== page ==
Read Tour Troubles Online

Authors: Tamsyn Murray

Tour Troubles (3 page)

‘I don’t see why she can’t go with you,’ Mrs Wilson said, smiling at Susie. ‘It is the school holidays, after all, and I’m sure there’ll be plenty of room on the tour bus.’

‘Luxury coach, actually,’ EE said, his expression turning dreamy. ‘Gloria said it’s got a TV and a coffee machine and everything. No expense spared, according to Gloria.’

Raising an eyebrow, Mrs Wilson said, ‘Oh, I expect you and Gloria are going to have a wonderful time.’

Even I could hear the warning in Mrs Wilson’s voice, but EE seemed to have missed it completely. ‘I think you’re right. Gloria says she’s going to take very good care of me.’

He wandered off, whistling the
theme tune. Mrs Wilson watched him go, hands on hips. ‘That settles it, Susie, you’re going on that tour.’ she said, shaking her head. ‘Someone has to keep an eye on your dad. He’s gone Gloria ga-ga.’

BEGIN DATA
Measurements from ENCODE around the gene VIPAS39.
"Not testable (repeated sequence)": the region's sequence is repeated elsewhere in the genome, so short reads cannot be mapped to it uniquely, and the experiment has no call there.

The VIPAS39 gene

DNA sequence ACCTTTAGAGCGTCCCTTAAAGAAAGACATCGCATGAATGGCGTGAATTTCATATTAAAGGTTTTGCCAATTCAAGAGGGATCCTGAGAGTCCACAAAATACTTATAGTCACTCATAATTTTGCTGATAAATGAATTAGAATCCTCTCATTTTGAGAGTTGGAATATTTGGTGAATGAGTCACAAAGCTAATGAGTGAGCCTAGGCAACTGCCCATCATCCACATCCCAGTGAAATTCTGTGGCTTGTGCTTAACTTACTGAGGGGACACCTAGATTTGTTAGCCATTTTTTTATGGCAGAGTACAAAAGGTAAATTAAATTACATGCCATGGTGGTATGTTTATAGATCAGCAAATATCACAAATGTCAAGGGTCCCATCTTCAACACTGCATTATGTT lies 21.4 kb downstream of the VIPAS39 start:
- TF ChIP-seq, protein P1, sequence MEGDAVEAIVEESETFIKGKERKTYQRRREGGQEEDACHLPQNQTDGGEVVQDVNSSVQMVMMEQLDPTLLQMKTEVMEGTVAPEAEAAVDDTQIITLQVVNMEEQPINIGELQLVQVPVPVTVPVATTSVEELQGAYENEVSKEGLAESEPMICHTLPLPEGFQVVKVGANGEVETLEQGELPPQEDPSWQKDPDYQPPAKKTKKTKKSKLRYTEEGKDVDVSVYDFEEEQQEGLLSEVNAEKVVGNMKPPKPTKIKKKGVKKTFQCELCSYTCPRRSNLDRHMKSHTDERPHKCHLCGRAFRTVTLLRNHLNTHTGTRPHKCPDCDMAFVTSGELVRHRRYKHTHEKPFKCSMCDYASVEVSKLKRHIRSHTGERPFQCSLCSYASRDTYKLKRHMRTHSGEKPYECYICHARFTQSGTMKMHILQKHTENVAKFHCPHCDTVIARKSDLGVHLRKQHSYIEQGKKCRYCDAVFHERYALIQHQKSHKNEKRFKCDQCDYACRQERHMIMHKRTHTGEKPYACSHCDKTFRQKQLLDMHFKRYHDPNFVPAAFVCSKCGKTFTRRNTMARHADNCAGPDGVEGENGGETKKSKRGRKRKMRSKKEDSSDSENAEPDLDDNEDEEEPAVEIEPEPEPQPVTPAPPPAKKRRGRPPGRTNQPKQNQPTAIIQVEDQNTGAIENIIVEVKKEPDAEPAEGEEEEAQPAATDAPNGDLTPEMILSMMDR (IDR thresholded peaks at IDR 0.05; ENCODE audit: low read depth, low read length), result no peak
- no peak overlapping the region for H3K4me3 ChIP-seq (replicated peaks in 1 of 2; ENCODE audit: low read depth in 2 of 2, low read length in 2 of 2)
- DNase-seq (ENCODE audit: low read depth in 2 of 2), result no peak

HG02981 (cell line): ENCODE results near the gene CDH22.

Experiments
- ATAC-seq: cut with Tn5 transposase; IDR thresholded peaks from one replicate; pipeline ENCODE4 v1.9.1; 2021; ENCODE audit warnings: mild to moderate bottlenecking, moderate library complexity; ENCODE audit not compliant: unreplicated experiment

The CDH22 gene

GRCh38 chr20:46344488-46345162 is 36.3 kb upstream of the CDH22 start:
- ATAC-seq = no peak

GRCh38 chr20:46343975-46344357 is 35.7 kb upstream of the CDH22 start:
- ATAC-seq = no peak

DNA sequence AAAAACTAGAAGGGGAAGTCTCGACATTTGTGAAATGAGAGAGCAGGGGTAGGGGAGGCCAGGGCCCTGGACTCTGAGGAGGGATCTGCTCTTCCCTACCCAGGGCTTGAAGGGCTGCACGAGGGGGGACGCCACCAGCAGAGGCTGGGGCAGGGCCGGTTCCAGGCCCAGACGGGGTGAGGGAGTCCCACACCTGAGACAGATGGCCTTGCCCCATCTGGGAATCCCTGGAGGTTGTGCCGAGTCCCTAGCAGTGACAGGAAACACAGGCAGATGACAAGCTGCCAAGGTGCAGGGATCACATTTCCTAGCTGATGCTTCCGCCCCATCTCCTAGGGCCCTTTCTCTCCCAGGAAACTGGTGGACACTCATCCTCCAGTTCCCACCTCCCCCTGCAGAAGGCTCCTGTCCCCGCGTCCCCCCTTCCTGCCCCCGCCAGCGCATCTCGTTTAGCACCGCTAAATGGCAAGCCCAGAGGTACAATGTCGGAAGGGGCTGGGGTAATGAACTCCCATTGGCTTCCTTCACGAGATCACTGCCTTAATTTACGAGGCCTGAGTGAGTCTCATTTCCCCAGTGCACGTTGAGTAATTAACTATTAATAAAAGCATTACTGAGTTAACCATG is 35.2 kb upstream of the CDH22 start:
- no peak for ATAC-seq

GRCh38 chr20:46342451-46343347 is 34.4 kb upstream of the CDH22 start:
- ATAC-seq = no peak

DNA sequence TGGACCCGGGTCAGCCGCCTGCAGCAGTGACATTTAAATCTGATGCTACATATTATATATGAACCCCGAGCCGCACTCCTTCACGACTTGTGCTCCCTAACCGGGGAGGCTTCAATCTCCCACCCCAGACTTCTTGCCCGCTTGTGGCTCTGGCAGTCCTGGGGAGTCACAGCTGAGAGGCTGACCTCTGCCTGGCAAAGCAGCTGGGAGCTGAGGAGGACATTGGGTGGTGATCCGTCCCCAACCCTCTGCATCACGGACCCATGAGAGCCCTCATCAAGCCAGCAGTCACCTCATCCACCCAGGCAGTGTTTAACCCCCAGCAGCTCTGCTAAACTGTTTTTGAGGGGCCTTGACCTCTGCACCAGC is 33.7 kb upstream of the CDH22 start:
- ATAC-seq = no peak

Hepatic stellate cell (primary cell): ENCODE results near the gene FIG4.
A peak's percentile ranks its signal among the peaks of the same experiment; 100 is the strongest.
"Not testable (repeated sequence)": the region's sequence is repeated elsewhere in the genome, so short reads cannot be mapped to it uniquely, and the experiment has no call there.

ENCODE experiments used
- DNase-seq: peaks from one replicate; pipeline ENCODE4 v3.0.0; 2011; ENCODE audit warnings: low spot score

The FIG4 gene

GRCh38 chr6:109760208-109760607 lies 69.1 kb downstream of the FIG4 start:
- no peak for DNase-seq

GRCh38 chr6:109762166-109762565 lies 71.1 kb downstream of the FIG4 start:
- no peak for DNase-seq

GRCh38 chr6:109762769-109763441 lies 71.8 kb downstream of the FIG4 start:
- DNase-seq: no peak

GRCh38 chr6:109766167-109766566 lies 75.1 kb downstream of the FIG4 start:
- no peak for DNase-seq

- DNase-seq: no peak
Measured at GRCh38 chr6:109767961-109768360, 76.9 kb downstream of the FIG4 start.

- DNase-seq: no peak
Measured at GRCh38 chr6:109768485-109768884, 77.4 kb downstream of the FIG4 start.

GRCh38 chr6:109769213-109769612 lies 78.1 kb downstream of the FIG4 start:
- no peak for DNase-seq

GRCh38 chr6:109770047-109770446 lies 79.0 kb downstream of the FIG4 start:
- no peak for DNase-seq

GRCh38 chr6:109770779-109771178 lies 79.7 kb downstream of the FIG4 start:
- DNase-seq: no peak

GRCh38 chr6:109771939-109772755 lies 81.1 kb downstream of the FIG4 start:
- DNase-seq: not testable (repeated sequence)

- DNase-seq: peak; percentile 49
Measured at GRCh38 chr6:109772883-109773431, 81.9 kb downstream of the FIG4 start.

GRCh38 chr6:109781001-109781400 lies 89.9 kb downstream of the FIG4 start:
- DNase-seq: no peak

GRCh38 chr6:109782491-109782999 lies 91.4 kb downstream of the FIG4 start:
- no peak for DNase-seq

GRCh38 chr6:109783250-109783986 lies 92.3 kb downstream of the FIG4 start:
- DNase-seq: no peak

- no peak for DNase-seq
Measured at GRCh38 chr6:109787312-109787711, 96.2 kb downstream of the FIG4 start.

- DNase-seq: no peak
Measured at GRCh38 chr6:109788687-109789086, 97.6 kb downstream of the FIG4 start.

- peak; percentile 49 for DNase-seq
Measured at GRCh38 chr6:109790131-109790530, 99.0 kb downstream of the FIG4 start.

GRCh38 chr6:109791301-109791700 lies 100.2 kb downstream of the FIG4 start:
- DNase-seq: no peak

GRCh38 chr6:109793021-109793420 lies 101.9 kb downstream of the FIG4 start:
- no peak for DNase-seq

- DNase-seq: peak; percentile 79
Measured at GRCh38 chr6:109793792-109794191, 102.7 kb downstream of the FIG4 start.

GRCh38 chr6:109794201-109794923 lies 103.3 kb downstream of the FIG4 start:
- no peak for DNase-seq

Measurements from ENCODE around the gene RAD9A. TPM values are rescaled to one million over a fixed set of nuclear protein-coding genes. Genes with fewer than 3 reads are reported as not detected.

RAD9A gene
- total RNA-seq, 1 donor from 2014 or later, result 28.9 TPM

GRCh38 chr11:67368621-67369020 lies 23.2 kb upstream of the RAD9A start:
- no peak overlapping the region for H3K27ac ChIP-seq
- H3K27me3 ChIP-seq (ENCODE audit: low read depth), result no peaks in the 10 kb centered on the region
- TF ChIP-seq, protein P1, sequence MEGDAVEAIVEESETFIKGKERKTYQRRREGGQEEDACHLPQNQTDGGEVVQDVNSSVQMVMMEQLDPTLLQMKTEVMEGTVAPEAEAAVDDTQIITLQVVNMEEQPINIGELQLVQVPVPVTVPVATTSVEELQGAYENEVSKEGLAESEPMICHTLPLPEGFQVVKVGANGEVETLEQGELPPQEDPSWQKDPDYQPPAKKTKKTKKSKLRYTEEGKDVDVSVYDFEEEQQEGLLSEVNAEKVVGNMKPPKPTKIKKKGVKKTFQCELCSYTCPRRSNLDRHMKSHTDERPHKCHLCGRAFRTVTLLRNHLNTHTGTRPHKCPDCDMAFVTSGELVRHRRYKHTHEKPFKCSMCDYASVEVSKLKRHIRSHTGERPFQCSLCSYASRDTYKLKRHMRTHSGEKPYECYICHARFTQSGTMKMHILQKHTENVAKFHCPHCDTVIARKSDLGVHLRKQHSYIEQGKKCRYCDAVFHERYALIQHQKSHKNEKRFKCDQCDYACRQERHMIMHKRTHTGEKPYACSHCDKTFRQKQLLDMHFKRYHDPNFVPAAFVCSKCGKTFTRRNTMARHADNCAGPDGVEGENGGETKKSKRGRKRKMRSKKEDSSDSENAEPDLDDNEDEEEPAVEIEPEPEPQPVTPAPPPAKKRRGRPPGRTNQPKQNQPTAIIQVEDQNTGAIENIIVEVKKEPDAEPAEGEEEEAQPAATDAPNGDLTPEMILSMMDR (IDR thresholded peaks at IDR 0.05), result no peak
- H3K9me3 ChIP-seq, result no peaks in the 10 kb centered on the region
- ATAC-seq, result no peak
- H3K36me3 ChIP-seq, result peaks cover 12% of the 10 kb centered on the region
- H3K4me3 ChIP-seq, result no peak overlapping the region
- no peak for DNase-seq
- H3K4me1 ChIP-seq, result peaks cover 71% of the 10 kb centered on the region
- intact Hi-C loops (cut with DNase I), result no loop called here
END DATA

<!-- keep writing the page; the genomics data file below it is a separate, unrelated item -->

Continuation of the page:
Worse than that, I decided with a cross twitch of my whiskers, he’d completely forgotten who the star of the show was. At some point, I’d have to remind him that he was just my roadie, but right now I had more important things on my mind. With only a few days before we went off on tour, I had packing to do. Two weeks away from home was a long time.

On Monday morning, EE made a ridiculous fuss when he saw the amount of luggage I had. ‘Seven bags?’ he exclaimed, staring at the matching cases Susie had piled up by the front door. ‘She’s only a little rabbit. What on earth does she need seven bags for?’

I suppose it was hard for him to understand – when he’s not at work he slobs around the house in scruffy jeans and a saggy old cardigan – but I have an image to maintain. What would my fans think if I went out on stage looking less than my best?

Susie ignored him and peered into my travel basket, her face scrunched up anxiously. ‘Are you going to be alright in there, Harriet?’

‘I’m sure she’ll be fine,’ soothed Mrs Wilson.

‘But Dad says I’m not allowed to let her out on the bus and it’s such a long way to Glasgow.’ Susie looked from one parent to the other. ‘What if she needs a wee?’